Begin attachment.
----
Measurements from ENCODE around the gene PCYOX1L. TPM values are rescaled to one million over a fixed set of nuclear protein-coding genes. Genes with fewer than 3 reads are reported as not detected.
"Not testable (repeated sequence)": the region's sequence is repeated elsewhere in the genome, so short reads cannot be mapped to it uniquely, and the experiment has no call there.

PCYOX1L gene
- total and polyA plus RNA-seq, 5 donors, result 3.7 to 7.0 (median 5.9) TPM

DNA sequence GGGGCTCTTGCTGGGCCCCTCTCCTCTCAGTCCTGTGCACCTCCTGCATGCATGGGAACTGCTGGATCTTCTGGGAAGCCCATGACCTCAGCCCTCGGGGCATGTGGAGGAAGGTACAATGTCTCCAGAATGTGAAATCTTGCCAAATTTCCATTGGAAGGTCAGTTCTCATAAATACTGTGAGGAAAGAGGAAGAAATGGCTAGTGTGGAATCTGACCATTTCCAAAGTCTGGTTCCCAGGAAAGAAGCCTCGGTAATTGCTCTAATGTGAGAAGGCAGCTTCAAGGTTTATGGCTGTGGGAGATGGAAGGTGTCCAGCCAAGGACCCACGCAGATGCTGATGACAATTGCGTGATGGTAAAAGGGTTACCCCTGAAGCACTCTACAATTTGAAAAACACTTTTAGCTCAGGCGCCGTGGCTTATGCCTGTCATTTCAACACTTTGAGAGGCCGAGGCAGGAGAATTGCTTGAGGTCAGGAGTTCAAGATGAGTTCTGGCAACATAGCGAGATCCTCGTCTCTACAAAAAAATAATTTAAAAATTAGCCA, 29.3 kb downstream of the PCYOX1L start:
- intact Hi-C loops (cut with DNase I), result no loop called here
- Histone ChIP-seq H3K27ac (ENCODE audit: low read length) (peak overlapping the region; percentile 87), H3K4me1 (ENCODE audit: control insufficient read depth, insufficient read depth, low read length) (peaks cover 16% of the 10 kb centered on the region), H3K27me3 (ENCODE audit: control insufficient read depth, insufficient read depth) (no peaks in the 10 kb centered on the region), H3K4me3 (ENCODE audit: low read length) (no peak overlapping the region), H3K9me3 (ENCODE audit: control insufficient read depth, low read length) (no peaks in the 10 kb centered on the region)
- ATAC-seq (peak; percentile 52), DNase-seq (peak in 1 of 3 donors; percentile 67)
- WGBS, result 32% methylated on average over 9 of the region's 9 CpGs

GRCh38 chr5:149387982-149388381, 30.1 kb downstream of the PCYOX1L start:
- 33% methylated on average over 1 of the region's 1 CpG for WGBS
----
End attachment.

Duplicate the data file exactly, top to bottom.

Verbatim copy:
Measurements from ENCODE around the gene PCYOX1L. TPM values are rescaled to one million over a fixed set of nuclear protein-coding genes. Genes with fewer than 3 reads are reported as not detected.
"Not testable (repeated sequence)": the region's sequence is repeated elsewhere in the genome, so short reads cannot be mapped to it uniquely, and the experiment has no call there.

PCYOX1L gene
- total and polyA plus RNA-seq, 5 donors, result 3.7 to 7.0 (median 5.9) TPM

DNA sequence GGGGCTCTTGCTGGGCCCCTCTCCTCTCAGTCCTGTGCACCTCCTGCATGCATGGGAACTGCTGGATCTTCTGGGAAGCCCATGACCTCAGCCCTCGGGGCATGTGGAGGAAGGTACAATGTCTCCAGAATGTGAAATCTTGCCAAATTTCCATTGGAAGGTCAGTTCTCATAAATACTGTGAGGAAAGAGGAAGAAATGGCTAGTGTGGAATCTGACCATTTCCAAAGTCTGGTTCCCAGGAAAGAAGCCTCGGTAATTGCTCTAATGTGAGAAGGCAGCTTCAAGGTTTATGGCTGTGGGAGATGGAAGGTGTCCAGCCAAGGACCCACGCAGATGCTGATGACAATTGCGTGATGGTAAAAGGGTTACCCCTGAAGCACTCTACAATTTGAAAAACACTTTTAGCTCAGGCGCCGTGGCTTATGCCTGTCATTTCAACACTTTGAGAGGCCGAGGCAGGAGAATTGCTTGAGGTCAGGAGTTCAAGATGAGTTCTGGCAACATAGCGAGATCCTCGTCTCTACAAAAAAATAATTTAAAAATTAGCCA, 29.3 kb downstream of the PCYOX1L start:
- intact Hi-C loops (cut with DNase I), result no loop called here
- Histone ChIP-seq H3K27ac (ENCODE audit: low read length) (peak overlapping the region; percentile 87), H3K4me1 (ENCODE audit: control insufficient read depth, insufficient read depth, low read length) (peaks cover 16% of the 10 kb centered on the region), H3K27me3 (ENCODE audit: control insufficient read depth, insufficient read depth) (no peaks in the 10 kb centered on the region), H3K4me3 (ENCODE audit: low read length) (no peak overlapping the region), H3K9me3 (ENCODE audit: control insufficient read depth, low read length) (no peaks in the 10 kb centered on the region)
- ATAC-seq (peak; percentile 52), DNase-seq (peak in 1 of 3 donors; percentile 67)
- WGBS, result 32% methylated on average over 9 of the region's 9 CpGs

GRCh38 chr5:149387982-149388381, 30.1 kb downstream of the PCYOX1L start:
- 33% methylated on average over 1 of the region's 1 CpG for WGBS